Last but not the least, was the content. Most conferences focus on a specific issue e.g. gender, water, waste, education etc and/or stakeholder group/s – e.g NGOs, Corporate, Government or Academia. At best you may see two of the four groups. RWS consciously used the UN Sustainable Development Goals (SDGs) as the backdrop and focused on the interlinkages to bring all these four stakeholder groups together to discuss cross-sectoral issues and learn from different regions and projects.

There are many other innovations in RWS, but this kind of holistic design, content and financing made RWS truly distinctive. While today there are many unconferences, we started ten years ago and claim, that there are Conferences, Unconferences …. And then there is RISE.

Deborah: What are you most proud of in your work to promote social impact?

Karon: RWS23 had 118 partners most of which were small and micro-enterprises, but all of them are very passionate and committed to their cause and community. RWS has provided them with a global platform to voice their concerns as well as to present their solutions and innovations. This not only gives them confidence to present on a big stage but also democratises opportunities and partnerships for them to build their operations, grow their networks and multiply their impact.

The second aspect is that RWS has been designed to attract not just founders and senior management but also provide space for new entrants, students and junior sector members to build their capacities, a group that is often overlooked.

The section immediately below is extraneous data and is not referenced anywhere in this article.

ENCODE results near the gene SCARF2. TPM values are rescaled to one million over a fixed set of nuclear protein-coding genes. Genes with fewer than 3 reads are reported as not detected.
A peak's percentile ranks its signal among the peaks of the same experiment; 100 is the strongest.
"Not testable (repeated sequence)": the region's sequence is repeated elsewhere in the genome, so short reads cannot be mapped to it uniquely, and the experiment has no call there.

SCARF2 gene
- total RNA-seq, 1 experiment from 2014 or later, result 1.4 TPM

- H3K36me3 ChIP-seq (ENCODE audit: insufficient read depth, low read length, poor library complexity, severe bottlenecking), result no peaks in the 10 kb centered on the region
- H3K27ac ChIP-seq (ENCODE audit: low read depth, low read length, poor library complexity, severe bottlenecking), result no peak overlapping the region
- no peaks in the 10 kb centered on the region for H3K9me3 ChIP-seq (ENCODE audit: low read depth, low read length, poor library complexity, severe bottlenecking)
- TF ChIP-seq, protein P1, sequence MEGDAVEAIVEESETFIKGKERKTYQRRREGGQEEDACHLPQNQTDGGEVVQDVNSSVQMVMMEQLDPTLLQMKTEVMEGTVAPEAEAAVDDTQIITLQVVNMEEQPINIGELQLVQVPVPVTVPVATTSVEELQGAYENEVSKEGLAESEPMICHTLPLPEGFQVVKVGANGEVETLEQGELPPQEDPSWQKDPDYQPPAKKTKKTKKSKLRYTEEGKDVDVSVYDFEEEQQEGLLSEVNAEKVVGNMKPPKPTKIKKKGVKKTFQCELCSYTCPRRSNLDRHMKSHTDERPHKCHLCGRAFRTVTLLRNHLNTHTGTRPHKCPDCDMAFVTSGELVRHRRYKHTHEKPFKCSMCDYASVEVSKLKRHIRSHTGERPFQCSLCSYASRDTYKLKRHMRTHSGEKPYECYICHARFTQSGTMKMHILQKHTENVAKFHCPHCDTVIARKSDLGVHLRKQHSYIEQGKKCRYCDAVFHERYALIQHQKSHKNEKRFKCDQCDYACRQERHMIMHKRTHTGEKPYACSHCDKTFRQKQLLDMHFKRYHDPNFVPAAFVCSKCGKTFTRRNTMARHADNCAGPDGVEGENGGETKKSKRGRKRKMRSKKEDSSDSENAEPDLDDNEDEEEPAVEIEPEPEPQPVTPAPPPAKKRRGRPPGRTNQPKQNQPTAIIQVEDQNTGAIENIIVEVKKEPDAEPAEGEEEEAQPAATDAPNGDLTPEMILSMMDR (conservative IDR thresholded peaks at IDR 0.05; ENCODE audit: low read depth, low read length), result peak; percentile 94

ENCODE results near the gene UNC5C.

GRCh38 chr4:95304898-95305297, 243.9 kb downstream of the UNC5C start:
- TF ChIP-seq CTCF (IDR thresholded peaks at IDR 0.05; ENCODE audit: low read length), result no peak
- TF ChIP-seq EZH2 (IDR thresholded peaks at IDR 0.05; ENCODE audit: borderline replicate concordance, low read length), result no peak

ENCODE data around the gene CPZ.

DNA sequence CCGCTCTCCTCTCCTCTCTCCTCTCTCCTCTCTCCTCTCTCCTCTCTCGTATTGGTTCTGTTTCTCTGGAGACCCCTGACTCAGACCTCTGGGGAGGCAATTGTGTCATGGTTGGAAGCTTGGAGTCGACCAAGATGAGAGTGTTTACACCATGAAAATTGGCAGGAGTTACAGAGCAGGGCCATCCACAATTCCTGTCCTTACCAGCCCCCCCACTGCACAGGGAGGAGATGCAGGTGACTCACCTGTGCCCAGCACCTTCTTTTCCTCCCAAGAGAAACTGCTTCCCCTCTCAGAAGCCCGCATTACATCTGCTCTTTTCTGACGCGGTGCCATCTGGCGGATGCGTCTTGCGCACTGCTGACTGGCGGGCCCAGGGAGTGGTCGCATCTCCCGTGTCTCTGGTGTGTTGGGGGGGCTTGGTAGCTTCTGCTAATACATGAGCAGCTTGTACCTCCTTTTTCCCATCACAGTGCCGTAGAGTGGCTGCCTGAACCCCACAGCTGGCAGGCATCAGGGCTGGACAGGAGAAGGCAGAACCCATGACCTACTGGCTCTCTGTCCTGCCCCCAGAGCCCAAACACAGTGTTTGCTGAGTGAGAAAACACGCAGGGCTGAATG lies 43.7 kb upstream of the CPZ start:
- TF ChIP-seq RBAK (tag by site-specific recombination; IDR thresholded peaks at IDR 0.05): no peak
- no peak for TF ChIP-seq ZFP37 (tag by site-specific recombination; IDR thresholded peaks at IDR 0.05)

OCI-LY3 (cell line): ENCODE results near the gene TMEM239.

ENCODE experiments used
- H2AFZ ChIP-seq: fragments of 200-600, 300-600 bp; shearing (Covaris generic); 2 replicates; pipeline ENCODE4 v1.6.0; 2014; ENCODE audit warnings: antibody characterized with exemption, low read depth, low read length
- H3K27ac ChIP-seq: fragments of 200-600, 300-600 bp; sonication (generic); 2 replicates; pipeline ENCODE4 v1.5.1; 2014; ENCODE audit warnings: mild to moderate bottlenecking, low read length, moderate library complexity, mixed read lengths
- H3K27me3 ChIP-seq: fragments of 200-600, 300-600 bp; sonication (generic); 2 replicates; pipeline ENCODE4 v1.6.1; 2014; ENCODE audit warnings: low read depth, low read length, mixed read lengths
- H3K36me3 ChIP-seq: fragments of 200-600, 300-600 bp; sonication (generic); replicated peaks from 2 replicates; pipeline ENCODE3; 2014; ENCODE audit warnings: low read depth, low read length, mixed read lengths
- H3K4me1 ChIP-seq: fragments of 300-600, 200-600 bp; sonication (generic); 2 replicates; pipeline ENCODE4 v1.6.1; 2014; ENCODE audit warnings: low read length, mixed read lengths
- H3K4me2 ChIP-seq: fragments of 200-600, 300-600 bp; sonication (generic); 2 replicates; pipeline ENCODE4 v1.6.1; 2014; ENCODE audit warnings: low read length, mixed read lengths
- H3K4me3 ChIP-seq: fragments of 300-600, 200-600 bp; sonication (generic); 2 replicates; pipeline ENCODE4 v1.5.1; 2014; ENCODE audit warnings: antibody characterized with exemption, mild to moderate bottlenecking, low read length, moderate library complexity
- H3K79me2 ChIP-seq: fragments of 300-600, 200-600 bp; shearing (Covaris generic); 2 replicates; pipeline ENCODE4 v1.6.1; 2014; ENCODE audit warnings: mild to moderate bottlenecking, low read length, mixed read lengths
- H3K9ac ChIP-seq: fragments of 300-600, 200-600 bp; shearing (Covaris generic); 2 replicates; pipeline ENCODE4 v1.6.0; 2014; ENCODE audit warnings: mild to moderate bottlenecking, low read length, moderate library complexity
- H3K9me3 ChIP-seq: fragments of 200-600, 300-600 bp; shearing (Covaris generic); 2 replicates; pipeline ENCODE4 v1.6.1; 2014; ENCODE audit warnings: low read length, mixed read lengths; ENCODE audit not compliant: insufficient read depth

Deborah: What advice do you have for social entrepreneurs?

Karon: Clarify your purpose, define what is the vison you want to achieve and finally plan how you will execute your mission….. But most of all …. Think Differently, Act Together.   

Deborah: What keeps you up at night?

Karon: While we speak of leaving no one behind, every minute and second, we lose a baby, a girl child, a teenage boy, a woman, a man, a senior citizen somewhere due to poverty, disaster and/or violence. Most are completely avoidable if we could provide the safe space and resources for them to survive and even thrive. Our eco-systems too are degrading, creating dangerous situations and environments for us to live and work in ….. We have enough for man’s needs …. But not enough for man’s greed ….. how do we create a world that can find peace and be at peace with itself and everyone and everything in it?

Deborah: What inspires you?

Karon: The resilience and compassion of humankind. Success stories based on the ability to bounce back by treating failures as learning experiences and the incredible tales of valour and sacrifice especially by those for whom they have no relationship or connection with.


Deborah Leipziger

Deborah Leipziger

She is Consultant on Social Innovation, Sustainability, and Human Rights, Lecturer, Senior Fellow, Institute for Social Innovation, Babson College, USA, Founder, The Lexicon of Change

Owned by: Institute of Directors, India

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    Deborah Leipziger

    Author. Advisor. Sustainability Expert. Lecturer

    Author, Consultant on Social Innovation, Sustainability, and Human Rights, Lecturer, Senior Fellow, Institute for Social Innovation, Babson College, USA, Founder, The Lexicon of Change